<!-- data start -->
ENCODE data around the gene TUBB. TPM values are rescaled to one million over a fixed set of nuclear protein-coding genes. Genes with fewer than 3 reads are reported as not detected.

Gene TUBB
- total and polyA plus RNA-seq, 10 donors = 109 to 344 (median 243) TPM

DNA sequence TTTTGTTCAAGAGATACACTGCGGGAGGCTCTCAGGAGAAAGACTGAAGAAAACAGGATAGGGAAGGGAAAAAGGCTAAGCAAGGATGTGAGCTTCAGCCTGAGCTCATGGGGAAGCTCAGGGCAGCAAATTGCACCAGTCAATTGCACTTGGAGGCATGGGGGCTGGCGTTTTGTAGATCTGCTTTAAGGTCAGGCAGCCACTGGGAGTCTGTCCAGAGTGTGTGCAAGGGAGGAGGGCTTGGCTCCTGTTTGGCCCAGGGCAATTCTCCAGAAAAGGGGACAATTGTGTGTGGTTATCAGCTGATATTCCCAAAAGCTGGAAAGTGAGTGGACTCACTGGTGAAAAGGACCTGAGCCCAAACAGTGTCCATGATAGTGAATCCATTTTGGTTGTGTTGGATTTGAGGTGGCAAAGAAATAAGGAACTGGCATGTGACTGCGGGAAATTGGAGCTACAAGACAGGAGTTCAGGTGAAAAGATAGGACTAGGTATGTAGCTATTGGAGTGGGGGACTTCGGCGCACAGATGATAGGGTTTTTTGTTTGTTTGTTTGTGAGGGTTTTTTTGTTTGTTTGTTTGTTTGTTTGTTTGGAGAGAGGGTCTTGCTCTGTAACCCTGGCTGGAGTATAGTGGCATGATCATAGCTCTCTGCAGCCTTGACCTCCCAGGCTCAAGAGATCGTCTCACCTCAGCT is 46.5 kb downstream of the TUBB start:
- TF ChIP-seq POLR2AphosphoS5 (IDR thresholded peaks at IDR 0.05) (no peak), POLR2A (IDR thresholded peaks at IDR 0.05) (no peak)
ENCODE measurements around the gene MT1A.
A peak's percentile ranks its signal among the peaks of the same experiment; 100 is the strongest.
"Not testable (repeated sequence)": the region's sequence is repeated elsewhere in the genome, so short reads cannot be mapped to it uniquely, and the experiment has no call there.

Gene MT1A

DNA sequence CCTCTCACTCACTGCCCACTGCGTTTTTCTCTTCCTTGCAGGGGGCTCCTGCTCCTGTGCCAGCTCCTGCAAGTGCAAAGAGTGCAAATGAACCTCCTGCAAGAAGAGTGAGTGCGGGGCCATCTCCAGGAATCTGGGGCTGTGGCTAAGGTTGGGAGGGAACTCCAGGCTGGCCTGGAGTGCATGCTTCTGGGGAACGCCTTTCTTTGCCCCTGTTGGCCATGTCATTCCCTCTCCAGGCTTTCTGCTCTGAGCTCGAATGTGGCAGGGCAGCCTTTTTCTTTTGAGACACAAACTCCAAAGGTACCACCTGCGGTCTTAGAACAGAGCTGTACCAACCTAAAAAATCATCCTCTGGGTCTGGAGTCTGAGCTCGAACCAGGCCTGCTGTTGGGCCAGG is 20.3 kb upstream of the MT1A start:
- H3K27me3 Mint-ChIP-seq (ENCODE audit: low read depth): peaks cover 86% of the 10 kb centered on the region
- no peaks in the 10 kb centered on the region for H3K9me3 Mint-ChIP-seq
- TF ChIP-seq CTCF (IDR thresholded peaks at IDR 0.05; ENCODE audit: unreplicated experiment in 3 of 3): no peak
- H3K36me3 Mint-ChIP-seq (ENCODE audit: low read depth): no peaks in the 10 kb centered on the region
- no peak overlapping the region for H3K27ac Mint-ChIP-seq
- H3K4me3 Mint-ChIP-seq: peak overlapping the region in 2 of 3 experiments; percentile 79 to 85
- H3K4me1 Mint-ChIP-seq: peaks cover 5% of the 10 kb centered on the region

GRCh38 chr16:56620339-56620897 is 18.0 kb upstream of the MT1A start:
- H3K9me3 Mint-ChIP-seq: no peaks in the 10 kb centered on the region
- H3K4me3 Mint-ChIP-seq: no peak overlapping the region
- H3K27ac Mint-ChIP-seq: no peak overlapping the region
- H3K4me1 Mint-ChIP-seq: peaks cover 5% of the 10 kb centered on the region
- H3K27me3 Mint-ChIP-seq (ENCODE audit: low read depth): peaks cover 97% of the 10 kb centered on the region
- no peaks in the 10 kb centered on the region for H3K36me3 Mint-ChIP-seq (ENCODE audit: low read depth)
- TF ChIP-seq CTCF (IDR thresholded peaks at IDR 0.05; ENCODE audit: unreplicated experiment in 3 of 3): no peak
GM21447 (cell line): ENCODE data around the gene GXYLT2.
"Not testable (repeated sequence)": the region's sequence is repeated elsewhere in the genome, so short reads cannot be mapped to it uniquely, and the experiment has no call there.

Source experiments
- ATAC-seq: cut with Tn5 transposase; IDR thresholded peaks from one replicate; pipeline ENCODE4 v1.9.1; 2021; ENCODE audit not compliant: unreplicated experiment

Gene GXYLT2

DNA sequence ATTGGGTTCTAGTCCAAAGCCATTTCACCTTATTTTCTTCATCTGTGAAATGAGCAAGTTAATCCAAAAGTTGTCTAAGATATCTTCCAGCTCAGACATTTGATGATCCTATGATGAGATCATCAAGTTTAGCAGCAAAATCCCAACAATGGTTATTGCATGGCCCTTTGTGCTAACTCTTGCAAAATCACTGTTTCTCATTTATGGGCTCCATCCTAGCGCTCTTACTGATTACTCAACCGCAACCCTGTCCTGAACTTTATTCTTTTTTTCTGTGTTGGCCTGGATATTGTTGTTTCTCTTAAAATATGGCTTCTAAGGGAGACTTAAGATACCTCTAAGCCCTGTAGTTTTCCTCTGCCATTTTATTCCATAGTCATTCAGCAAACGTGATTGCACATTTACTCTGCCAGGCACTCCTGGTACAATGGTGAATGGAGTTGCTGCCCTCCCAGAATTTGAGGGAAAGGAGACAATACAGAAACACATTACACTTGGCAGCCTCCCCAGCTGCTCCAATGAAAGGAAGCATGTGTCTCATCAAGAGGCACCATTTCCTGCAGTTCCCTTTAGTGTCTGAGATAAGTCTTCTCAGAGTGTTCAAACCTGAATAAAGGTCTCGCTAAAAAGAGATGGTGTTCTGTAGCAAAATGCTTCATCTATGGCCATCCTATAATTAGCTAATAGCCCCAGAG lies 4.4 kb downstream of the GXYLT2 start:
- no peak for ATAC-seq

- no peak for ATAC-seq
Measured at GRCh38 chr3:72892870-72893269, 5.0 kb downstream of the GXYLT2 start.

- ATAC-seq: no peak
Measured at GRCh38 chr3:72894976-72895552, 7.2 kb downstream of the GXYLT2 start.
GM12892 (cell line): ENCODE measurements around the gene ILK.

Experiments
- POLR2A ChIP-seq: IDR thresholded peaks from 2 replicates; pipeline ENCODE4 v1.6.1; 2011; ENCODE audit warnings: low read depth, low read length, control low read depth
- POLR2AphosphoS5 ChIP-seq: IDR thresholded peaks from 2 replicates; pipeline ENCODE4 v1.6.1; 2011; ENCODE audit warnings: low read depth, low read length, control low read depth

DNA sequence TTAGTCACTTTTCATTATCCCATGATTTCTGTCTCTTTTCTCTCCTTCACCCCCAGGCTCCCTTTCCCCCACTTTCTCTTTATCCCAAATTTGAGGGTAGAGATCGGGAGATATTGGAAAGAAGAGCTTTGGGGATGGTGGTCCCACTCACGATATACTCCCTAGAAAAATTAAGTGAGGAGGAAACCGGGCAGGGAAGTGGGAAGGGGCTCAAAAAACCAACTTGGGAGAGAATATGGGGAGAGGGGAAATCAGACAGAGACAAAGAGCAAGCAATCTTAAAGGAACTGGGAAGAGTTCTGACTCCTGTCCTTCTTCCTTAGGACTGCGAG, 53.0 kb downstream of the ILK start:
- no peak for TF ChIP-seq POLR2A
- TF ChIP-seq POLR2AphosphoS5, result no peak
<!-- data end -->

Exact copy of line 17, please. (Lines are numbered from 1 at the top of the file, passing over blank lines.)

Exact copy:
- H3K4me1 Mint-ChIP-seq: peaks cover 5% of the 10 kb centered on the region